• a regular, accompanying basic therapy consisting of skin care products and bath oils to improve the skin’s barrier function (the skin’s “protective mantle”) on the entire body,
  • advice on organizing living environment and lifestyle to avoid individually relevant provocation factors, and, depending on the condition of the skin,
  • a specific, topical (external) anti-inflammatory and antimicrobial (germicidal) therapy appropriate to the stage of the disorder,
  • if applicable, phototherapy, and
  • a systemic (internal) anti-inflammatory, antimicrobial and antipruritic (to relieve itching) therapy.

For the specific, external anti-inflammatory therapy, topical glucocorticoids (cortisone preparations) and calcineurin antagonists (= immunosuppressives from the macrolactam group), such as pimecrolimus and tacrolimus, are the main treatments which are successfully deployed.

Basic dermacosmetic care: 

The strict basic care recommended by the dermatologist, and consisting of lipid-restoring ointments or creams and bath oils, is an essential component of a successful treatment for atopic dermatitis. Its objective is to counteract skin dryness caused by the disturbed skin barrier and induced by the illness, as well as torturous accompanying itching. Stabilization of the skin barrier by the care also helps to suppress new attacks and saves on specific medicines.

Suitable care products with a high oil content and the ability to bind moisture should be chosen. These should also be free of irritants. This is why fragrance-free and preservative-free products are to be recommended. To stabilize the skin barrier, ointments particularly rich in oil and containing high amounts of water, creams (W/O creams, thick, oily creams) or lipid lotions containing superior oils, are suitable. The thicker the cream or ointment is, the more difficult it is to spread over large or hairy areas. Therefore, lotions (= balms) rich in oil should be used in these cases. The care products should be applied to the entire body at least twice a day (in the morning and evening).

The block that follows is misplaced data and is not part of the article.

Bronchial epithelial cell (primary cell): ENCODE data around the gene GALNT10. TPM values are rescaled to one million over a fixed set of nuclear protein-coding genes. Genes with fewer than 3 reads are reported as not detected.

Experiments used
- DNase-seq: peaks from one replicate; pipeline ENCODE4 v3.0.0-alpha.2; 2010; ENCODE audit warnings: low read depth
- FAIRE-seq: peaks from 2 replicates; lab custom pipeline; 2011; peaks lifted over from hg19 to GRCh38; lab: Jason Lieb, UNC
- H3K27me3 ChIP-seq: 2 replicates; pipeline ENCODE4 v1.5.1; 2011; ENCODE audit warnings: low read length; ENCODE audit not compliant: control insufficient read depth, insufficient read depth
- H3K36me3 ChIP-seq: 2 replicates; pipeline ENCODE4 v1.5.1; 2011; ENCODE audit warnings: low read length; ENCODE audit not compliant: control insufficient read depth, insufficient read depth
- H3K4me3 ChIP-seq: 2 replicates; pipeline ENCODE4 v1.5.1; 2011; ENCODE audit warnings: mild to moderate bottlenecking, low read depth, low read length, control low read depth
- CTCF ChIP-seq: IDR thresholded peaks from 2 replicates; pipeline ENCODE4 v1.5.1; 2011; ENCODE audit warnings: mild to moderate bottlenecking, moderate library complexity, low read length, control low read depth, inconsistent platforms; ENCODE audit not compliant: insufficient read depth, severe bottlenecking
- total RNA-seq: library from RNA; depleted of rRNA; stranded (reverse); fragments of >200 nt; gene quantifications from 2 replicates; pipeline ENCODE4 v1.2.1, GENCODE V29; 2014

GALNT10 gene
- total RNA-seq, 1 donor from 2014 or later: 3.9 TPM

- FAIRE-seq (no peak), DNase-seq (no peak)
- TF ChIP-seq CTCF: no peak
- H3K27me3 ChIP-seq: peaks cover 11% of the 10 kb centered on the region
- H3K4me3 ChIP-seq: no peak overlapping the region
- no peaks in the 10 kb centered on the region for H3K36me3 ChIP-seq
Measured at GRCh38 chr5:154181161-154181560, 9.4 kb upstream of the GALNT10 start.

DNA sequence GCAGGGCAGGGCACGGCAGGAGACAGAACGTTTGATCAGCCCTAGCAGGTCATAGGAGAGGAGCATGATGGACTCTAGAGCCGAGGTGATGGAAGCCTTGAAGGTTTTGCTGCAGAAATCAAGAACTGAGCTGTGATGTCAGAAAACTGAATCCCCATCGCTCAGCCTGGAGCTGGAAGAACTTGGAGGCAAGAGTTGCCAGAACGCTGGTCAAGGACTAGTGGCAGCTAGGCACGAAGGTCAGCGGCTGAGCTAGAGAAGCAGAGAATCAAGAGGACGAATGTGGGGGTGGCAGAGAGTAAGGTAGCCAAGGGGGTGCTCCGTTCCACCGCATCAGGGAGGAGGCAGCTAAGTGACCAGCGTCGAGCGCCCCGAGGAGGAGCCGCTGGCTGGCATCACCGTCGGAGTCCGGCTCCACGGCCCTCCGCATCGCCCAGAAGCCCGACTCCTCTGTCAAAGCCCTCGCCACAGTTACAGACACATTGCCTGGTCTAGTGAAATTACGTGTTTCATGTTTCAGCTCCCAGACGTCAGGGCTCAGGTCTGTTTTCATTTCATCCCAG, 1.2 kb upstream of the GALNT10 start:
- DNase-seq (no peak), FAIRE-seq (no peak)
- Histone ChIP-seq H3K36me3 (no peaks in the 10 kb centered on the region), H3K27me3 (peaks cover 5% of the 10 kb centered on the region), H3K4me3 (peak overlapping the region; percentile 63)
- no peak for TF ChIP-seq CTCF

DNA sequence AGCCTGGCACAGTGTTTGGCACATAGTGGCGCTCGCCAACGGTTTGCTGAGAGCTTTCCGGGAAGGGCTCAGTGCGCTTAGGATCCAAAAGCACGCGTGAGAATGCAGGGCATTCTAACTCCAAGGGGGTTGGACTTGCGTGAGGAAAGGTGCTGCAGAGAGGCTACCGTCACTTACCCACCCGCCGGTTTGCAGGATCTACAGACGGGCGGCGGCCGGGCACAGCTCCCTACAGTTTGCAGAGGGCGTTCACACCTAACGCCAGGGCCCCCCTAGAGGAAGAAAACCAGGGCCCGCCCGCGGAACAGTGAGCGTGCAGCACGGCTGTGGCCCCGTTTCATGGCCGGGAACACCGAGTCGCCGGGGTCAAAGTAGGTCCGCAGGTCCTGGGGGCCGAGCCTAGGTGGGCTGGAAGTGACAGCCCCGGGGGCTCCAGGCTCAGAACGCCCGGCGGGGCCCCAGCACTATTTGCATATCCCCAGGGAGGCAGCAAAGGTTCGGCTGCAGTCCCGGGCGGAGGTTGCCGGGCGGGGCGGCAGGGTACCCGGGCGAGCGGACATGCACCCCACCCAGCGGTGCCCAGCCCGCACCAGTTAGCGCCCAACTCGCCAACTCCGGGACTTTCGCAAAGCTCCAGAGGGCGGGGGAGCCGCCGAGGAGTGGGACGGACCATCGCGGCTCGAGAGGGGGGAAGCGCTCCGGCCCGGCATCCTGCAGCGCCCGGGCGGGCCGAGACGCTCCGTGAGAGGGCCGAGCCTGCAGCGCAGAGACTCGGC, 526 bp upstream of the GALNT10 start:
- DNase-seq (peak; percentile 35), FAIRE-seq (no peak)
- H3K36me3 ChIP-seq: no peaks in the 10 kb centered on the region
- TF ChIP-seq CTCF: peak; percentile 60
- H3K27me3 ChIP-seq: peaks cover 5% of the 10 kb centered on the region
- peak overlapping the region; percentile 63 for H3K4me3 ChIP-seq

Bath oils can also be used to help restore lipids to the skin. These leave a lipidic film on the damp skin which, after bathing, protects against moisture evaporation and dryness. It is also recommended to apply a cream to the skin while it is still damp. The temperature of the bath water should not exceed 32 - 37°C and the bath should not last longer than approximately 15 minutes.

To cleanse the skin or to shower, lipid-restoring creamy shower oils that are kind to the skin, have a neutral to slightly acidic pH value, and which do not dry the skin out, are suitable. A cream should then be applied to the skin while it is still damp.

 

DADO SENS care recommendation:

  • Dry skin:

ExtroDerm

  • Mature facial skin

ExtroDerm + Ectoin Anti-Aging Fluid

  • Severely irritated areas:   

ProBalance Akut Soothing Acute Cream / ProBalance Akut Soothing Acute Spray

  • Sun protection:

Sun Cream SPF 50 / Sun Cream Kids SPF 30 / Sun Cream Kids SPF 50 or Sun Lotion SPF 30